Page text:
It Happened at the Open

by: Steve Tignor | August 24, 2010

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BE024148 For a tennis writer from New York, there’s a Groundhog’s Day effect to the U.S. Open. Every time I get back out to Flushing Meadows, I immediately feel as if I’ve never left—I mean never left. Walking around the grounds, I’m not sure if it’s 2009 or 2006 or maybe even 2003.

I know the National Tennis Center has evolved around the edges. The event is always bigger—that’s pretty much the law by now—but it’s also greener and measurably more hospitable than it used to be. Still, just like a corned beef sandwich from the Tiananmen-sized food court, the place can lose its pungent Gotham punch after a few days. The sizzle is always closely followed by the frazzle. By the final Sunday the two are usually locked in a death grip in the middle of my skull.

If there’s a difference for me this year, it’s that I’m walking into the Open with a skull newly full of the tournament’s history. As I’ve said here before, I’m writing—i.e., typing a few words, deleting a few words—a book about men’s tennis in the late 70s and early 80s, with a special eye toward the 1981 U.S. Open. Researching it has been a fast lesson in all kinds of tennis history, and in particular all kinds of Open history. To get you in the mood for tennis in New York, where it sizzles and frazzles and overheats like nowhere else, here are five of the more entertaining Open stories I’ve come across in recent months.


5. The past can seem like a foreign place. How many stories do you read where you end up asking, “Can you imagine that happening today”? The answer is always no. The history of tennis is as a good a barometer as any for how much has changed. For example, in the semifinals of the 1926 U.S. Championships (now the Open), there was a need for one more line judge to work the match between Rene Lacoste and Henri Cochet. Who volunteered and sat down to call the line? The defending champion and consensus greatest player of the first half of the 20th century, Bill Tilden.

Speaking of Tilden, here’s another story from his days at Forest Hills that boggles the modern mind. In the middle of the 1920 final, between Big Bill and Little Bill Johnston, a bi-plane—they were a novelty in those post-war days—buzzed over the stadium and swooped to within a couple hundred feet of the crowd, annoying and frightening everyone in equal measures. A photographer hung out of one window, snapping pictures. After a few turns around the grounds, the plane suddenly fell out of the sky and crashed, killing pilot and passenger. As smoke climbed nearby, the chair umpire turned to Johnston and said, “Can you go on?” Johnston nodded. The umpire looked at Tilden, who also nodded. “Play!” the umpire yelled. Tilden later bragged that only 50 of the 10,000 people in attendance got up and left.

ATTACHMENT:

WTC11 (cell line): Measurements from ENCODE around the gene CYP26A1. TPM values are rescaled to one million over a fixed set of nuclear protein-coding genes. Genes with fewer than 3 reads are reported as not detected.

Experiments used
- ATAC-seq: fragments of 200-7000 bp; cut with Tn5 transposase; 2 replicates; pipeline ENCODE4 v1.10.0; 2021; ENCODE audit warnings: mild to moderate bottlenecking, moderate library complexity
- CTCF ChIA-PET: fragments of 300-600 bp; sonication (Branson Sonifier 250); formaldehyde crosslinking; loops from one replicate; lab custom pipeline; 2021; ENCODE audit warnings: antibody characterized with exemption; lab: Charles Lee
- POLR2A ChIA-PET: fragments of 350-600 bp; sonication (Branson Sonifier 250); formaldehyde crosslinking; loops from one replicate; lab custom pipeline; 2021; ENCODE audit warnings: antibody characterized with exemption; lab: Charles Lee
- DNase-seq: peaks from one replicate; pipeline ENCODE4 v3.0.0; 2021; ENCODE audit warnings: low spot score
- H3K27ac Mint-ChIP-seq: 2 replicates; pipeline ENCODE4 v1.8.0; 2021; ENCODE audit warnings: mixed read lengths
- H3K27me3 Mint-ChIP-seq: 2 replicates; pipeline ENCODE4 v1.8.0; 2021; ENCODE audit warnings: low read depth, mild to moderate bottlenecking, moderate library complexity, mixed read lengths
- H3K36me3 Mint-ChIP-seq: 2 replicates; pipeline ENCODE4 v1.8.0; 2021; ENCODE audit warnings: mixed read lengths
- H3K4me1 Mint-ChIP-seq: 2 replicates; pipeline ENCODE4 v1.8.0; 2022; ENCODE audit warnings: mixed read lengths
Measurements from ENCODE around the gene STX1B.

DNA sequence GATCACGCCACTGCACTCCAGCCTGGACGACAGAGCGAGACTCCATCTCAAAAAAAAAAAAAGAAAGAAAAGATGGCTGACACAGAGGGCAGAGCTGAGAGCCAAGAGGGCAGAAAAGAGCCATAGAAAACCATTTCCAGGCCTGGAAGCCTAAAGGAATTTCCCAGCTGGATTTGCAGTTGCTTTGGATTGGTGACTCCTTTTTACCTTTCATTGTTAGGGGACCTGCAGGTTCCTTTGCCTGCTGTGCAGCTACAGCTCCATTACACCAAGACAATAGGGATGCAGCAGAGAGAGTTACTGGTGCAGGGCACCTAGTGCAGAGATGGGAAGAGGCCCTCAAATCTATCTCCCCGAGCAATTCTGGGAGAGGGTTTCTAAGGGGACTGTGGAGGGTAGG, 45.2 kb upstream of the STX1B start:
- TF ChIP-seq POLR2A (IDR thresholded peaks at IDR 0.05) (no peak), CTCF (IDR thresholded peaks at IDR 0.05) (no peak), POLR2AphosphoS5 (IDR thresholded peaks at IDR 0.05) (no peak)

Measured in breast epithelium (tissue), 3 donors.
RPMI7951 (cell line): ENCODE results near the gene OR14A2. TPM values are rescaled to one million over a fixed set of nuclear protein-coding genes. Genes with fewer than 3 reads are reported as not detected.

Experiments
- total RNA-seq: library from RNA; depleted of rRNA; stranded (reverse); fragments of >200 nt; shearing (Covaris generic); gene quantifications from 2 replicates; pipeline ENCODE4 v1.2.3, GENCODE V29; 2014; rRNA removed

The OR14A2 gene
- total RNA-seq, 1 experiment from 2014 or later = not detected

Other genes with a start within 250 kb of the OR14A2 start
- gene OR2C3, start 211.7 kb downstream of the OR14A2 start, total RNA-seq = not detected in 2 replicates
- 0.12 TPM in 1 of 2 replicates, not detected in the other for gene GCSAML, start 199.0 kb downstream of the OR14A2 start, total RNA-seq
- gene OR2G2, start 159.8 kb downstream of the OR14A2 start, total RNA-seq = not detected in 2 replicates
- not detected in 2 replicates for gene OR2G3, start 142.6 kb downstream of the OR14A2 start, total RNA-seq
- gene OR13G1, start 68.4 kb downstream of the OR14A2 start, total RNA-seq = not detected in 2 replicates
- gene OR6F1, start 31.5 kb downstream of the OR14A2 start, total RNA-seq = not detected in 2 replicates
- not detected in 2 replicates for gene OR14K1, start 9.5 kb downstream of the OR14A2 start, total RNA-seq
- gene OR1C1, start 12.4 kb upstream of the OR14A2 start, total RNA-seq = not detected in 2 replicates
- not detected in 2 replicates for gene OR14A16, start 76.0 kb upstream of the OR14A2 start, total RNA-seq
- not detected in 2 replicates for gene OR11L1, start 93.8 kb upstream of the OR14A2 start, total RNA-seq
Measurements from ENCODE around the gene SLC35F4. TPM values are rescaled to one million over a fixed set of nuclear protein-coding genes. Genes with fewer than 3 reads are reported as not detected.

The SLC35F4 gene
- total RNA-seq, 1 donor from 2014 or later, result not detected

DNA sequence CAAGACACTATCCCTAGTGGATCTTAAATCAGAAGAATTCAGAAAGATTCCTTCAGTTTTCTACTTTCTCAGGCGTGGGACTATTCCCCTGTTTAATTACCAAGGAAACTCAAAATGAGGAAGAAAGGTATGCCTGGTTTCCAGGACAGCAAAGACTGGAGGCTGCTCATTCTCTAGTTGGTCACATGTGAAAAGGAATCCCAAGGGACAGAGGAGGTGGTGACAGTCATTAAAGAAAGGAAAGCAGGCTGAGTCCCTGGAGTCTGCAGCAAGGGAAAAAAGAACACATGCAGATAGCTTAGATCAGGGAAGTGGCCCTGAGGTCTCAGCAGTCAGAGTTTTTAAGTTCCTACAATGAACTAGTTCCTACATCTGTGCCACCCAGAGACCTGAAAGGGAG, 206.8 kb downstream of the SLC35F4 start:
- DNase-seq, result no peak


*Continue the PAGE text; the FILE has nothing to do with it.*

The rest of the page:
4. Two of tennis' greatest myths: It’s an individual sport, and Pancho Gonzalez was one of the toughest and most ruthless of those individuals. Those two things are true to an extent. But it should be noted that there was no rule against coaching until Ion Tiriac started blatantly signaling Guillermo Vilas in the mid-70s; and Gonzalez wasn’t above getting a little help when he could.

Down two sets to one in the 1949 Forest Hills final to his nemesis Ted Schroeder, Gonzalez went to the locker room for the mid-match break. There he met his friend and fellow player Frank Shields, Brooke’s grandfather. Shields told Gonzalez that Schroeder, any time he was ahead in a game, was tossing in a soft first serve, which Gonzalez was unable to exploit because he was standing too far back. Shields, who was sitting in the front row, told him to look up at him when he was returning, and he would give him the signal when to move in. “It paid big dividends,” Gonzalez said. He won the last two sets for the Forest Hills title, a win that allowed him to turn pro the next season.